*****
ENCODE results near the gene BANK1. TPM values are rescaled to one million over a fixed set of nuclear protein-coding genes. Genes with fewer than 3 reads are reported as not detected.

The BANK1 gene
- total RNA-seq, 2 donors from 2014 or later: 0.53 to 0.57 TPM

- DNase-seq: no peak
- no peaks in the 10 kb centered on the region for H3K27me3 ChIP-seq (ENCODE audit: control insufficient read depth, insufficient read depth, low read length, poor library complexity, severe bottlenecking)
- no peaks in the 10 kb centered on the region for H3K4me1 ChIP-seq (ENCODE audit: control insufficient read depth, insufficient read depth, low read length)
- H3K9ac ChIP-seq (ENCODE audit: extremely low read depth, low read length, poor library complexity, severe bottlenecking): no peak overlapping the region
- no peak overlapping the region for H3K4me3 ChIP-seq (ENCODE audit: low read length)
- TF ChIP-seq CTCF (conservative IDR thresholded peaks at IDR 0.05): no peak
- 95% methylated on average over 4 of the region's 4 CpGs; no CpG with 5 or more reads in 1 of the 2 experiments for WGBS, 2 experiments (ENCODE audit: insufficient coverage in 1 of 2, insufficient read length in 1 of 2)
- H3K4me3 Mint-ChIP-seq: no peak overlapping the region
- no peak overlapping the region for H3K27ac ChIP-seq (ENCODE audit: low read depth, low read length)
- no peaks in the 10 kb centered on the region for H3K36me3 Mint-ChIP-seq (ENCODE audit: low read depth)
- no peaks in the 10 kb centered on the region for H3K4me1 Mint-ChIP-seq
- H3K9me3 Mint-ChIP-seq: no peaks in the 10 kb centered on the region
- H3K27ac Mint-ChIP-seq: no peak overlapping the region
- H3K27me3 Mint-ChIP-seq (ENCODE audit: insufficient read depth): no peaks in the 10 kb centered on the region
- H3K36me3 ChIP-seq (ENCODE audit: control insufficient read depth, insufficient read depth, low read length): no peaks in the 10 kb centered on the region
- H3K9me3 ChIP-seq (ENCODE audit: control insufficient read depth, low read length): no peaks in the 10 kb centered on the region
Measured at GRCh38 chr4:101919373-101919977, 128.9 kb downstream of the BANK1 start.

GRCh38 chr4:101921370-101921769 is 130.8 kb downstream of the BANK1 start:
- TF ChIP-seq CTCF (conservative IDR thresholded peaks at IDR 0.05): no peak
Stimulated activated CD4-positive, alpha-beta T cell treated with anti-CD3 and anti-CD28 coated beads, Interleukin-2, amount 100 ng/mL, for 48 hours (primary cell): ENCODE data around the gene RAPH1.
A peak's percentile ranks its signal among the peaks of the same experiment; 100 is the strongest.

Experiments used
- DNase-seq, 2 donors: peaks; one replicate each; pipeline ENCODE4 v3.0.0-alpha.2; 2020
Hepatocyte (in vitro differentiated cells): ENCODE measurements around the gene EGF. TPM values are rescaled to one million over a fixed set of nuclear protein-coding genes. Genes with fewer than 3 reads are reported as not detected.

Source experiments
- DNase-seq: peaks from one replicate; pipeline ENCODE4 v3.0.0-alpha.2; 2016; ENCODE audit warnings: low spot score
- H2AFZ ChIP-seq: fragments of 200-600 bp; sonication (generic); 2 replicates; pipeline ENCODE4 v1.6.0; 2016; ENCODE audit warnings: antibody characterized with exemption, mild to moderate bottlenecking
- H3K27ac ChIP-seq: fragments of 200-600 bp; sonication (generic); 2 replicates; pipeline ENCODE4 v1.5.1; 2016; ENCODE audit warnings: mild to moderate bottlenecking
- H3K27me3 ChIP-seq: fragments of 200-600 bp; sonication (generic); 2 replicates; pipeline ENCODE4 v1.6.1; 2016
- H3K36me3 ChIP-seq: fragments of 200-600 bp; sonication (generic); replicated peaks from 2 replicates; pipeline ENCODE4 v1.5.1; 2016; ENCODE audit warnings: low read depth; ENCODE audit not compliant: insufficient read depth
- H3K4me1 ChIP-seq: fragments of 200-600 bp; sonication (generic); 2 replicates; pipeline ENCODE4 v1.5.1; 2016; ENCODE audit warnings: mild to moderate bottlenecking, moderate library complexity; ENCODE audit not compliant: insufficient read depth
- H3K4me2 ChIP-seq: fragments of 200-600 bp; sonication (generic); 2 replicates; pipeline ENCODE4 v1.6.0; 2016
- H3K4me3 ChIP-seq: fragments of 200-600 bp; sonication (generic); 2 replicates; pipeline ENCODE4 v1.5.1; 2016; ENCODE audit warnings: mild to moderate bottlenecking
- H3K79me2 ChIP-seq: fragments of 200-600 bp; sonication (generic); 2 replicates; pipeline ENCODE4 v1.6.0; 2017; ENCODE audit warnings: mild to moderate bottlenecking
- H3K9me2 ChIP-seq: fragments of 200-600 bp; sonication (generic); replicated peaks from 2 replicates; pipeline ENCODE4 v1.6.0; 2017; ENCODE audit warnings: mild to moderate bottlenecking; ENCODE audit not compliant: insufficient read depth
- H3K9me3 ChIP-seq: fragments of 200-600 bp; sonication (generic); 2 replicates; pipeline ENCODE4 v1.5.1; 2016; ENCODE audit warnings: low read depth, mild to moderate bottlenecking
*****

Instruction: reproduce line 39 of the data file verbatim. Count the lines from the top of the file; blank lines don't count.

- H3K9me3 ChIP-seq: fragments of 200-600 bp; sonication (generic); 2 replicates; pipeline ENCODE4 v1.5.1; 2016; ENCODE audit warnings: low read depth, mild to moderate bottlenecking